Making the Most of Your Time

by Angela Ellis


There are only 24 hours in each day. I’ve heard people say they wish they had a couple more hours so they could get more done. Making more time is not possible; being intention about how you spend your time is a better plan. Here are some proven techniques and considerations for making the most of everyday.

Priority Zones

Urgent—must be done right away or there will be consequences. Sometimes, it might be necessary to drop everything and put out a fire or handle an emergency.

Important—do this to gain something positive. When we engage in things like planning, learning, or working on our priorities, we are doing things that are important. This could also include necessary meetings.

Distraction—some activities take up a significant amount of time but don’t provide much payoff or benefit. These could be some of your phone calls, some emails, or interruptions in your schedule.

Excess—as the name implies, these activities give us no return on the investment of time and energy. Consider whether or not some of your social media, internet, TV, or phone time could be excessive for you.

Task Lists

Make a list of all the tasks you complete at work over the next week. As you go, document the approximate amount of time you spend on each item. At the end of the week, assign a category to each task—Urgent, Important, Distraction, or Excess.

What Matters to You Most

Make a list of ten things that matter to you most right now—five things in your personal life, and five things in your professional life. Your personal list might include family, (no need to name each person); scrapbooking; exercising; or your pets. Professionally, you could list demanding projects you are working on; training a new assistant; attending an upcoming conference; or preparing for your performance review.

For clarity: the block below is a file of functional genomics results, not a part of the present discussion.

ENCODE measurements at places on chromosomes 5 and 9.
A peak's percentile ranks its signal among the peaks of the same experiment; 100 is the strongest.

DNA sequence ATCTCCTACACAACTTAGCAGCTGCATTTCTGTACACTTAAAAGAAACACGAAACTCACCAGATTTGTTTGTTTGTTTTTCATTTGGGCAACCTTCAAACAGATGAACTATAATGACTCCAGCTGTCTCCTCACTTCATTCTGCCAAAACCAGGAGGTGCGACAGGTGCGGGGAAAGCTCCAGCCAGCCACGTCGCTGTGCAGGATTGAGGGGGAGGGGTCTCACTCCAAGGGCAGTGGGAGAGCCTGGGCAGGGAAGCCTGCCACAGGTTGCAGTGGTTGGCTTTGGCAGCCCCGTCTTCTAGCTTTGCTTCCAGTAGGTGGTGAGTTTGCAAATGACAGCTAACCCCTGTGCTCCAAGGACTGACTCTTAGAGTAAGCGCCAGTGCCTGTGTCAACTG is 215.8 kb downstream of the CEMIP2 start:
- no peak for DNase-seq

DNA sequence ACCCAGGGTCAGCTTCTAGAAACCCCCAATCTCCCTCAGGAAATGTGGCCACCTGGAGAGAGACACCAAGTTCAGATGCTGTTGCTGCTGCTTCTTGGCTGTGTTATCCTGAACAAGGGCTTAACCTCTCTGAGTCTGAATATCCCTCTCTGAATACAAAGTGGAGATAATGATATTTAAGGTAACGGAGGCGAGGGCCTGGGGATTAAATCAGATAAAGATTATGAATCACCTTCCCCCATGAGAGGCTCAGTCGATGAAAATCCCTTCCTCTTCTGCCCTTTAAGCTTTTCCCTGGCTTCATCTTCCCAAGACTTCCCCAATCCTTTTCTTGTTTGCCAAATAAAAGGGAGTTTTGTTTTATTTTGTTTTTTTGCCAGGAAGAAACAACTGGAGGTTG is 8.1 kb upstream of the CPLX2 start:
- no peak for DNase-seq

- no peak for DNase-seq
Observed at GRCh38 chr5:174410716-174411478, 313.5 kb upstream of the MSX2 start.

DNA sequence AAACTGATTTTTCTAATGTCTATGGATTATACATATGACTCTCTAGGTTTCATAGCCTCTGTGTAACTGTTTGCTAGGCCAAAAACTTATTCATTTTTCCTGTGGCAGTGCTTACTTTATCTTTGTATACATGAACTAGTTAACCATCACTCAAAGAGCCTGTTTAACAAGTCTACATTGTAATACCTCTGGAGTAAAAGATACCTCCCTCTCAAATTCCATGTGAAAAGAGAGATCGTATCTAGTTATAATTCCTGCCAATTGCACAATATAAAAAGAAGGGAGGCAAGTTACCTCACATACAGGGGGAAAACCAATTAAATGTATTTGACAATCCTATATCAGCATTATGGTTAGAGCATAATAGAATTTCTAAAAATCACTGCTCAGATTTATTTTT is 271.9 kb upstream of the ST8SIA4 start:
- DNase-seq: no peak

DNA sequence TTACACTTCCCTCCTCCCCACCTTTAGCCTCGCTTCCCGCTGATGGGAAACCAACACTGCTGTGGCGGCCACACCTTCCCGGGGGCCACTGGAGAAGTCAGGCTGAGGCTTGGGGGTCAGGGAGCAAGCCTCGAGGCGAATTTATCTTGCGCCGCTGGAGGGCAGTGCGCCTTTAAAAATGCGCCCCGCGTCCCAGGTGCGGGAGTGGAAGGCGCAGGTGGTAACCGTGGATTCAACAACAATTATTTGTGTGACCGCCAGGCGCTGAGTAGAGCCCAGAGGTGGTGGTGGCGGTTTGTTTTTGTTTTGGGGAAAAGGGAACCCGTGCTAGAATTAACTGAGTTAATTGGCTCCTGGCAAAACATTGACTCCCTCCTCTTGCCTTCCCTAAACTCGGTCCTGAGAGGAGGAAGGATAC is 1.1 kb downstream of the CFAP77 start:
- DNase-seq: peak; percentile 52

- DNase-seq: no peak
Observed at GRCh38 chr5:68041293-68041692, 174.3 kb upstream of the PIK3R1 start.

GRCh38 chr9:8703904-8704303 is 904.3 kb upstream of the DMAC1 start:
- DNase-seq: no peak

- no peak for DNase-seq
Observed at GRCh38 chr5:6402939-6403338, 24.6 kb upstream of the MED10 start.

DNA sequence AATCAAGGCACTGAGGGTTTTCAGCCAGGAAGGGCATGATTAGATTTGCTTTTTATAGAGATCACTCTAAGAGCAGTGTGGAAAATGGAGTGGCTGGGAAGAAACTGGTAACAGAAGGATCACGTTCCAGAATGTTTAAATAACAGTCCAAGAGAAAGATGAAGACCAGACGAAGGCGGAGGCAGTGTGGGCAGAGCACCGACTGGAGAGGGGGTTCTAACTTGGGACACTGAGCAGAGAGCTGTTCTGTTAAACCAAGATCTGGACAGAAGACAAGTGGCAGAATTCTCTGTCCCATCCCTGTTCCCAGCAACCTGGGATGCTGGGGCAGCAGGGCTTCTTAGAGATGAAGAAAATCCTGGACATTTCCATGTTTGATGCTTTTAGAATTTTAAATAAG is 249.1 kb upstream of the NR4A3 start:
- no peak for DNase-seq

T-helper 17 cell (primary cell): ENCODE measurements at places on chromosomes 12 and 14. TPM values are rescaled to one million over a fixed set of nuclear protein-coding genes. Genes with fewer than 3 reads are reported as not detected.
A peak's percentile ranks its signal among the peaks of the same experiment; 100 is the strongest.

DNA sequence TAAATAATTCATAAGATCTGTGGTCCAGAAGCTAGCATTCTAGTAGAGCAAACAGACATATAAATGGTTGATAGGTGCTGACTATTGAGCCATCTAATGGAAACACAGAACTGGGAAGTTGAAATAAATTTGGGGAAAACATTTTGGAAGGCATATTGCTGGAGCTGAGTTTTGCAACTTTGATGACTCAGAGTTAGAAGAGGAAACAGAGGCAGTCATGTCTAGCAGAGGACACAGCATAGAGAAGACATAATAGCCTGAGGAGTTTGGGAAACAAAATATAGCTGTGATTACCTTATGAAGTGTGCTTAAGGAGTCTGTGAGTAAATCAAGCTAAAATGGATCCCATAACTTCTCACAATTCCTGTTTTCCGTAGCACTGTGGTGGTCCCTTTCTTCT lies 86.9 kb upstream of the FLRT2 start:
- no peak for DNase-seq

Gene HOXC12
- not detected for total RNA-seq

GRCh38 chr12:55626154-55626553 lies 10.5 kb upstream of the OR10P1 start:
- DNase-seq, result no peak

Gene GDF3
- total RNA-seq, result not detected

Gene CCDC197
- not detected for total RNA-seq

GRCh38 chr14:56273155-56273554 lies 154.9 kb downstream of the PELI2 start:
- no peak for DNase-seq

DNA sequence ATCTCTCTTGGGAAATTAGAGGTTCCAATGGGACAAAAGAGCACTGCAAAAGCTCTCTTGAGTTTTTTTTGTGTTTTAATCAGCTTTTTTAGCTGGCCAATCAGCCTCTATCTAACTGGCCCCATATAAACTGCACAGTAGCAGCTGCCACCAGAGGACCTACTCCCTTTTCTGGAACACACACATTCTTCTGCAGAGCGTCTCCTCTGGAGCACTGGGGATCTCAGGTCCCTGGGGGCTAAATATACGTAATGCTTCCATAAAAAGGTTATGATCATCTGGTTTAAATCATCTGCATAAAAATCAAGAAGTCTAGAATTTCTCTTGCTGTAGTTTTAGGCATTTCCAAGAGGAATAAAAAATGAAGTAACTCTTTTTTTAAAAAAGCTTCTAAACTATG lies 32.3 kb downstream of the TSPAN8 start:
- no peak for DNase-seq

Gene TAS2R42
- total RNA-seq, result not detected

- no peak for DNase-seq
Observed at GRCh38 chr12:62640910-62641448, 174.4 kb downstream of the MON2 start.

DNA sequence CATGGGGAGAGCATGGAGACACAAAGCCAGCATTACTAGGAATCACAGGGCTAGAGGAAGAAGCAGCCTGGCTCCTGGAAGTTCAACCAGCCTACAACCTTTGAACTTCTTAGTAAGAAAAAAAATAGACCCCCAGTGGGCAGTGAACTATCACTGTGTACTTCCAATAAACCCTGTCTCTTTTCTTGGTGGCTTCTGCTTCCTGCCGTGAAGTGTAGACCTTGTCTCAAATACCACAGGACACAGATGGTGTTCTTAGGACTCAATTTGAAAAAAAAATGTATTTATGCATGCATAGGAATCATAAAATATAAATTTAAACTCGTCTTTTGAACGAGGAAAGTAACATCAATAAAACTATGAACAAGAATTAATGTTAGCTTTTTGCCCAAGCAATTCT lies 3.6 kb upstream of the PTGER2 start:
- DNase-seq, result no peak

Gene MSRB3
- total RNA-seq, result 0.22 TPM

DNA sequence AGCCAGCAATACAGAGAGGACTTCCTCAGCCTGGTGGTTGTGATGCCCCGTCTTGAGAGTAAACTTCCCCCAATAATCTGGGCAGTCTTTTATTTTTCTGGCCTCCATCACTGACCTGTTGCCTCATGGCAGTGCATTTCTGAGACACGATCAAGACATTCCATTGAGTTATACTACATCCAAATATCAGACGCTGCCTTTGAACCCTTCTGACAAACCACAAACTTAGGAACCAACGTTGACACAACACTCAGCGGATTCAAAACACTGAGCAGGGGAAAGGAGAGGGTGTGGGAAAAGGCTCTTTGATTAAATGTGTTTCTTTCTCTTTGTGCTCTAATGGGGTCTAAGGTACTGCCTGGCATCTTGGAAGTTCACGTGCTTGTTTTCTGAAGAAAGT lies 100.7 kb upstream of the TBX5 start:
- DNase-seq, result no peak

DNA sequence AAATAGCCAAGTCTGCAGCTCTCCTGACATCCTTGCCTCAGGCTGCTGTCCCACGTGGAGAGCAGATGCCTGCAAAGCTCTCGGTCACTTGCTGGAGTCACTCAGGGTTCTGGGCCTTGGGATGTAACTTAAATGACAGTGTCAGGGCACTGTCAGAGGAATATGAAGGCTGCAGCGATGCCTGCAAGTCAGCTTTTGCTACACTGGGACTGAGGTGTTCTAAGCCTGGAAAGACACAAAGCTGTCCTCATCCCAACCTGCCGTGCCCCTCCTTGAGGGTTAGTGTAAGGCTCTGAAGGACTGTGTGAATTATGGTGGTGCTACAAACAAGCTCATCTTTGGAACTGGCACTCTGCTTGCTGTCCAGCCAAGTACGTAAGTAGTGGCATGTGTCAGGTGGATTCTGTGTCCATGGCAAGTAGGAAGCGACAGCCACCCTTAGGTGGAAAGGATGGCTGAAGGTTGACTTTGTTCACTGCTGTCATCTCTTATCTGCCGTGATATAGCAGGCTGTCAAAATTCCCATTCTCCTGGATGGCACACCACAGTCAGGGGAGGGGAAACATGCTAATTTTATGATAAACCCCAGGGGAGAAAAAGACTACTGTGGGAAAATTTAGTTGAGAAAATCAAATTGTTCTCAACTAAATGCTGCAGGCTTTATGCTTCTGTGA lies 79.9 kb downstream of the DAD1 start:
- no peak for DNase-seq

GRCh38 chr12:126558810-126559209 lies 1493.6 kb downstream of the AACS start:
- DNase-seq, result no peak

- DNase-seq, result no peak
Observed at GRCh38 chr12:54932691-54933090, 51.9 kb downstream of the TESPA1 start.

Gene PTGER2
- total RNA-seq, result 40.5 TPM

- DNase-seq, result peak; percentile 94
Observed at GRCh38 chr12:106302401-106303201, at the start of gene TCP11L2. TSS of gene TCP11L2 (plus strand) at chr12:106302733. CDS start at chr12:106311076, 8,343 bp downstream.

Block Time for Non-Negotiables

Among the ten things you’ve identified, if they are really important you must make time for them. Make note of the ideal amount of time, you would like to spend on each item. Then explore what is keeping you from reaching that ideal state. Each day you spend all 24 hours allotted to you. How do you want to spend them? In order to spend more time on one thing you have to spend less time on something else. Often busy administrative professionals give up the wrong things—like sleep or exercise. Instead of giving up something Important, consider spending less time on something in your Distraction or Excess zones. If you want to spend more time on family game night, you might have to spend less time on Facebook. If you want to have time to study for your graduate school exam, you might want to get the kids to do some of the housework; or have the groceries delivered so you can spend less time at the grocery store.

Spend your time in ways that reap the greatest return. Decide today what you want and how you should spend your time to get it.

IAAP works with the best trainers in the industry to ensure you have relevant, engaging, practical content at your fingertips. This blog is written by a speaker with a program in the IAAP Approved Programs database. Search by name or keyword to find their contact information and book them for your Branch or Region event. 

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Angela Ellis is a trainer, coach and speaker. She owns a talent development firm called  Enhance Business Solutions|LinkedIn | Blog

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